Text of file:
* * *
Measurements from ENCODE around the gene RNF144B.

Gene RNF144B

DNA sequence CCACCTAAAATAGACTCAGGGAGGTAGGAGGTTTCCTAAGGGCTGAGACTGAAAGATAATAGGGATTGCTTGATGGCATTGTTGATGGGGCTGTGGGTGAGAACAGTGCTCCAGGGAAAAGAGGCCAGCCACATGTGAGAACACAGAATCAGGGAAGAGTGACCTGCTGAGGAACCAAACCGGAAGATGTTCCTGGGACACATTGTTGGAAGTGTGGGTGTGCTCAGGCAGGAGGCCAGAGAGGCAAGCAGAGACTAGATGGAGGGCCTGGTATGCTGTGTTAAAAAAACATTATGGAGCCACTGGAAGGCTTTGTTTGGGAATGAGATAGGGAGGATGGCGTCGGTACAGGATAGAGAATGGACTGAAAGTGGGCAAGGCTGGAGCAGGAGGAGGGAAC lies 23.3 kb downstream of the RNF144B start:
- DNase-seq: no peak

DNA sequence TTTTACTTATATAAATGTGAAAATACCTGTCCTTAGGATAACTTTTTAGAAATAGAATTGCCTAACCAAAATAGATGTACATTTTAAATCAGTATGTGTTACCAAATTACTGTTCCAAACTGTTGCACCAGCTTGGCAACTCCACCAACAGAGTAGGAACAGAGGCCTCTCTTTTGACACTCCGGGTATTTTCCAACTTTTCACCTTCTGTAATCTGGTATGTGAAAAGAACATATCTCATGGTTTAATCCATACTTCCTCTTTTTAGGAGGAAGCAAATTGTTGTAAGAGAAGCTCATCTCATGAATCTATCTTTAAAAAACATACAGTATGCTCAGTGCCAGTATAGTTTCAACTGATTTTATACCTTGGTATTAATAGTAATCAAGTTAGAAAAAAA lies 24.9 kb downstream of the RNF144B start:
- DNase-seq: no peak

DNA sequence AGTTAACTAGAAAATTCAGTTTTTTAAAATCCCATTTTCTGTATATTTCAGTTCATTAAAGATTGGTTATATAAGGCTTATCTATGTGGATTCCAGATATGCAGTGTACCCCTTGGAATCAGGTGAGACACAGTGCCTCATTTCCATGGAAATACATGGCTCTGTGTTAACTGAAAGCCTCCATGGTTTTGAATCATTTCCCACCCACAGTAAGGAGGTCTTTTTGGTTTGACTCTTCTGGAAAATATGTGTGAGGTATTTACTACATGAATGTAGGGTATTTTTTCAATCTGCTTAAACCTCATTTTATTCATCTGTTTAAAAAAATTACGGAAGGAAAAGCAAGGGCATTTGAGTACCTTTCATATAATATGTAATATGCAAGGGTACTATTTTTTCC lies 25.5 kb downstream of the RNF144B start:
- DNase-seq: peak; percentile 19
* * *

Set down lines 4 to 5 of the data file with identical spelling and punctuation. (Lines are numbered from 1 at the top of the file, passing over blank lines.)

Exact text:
- DNase-seq: no peak

DNA sequence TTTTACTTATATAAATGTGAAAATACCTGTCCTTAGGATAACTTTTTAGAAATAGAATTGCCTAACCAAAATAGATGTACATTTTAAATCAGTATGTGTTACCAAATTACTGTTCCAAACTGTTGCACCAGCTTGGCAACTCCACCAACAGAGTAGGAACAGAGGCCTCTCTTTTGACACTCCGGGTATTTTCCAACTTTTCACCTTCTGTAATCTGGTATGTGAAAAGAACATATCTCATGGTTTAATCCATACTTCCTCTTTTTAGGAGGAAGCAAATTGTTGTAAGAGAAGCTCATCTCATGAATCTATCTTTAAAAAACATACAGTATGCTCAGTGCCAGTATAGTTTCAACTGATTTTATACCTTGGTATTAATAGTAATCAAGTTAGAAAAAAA lies 24.9 kb downstream of the RNF144B start: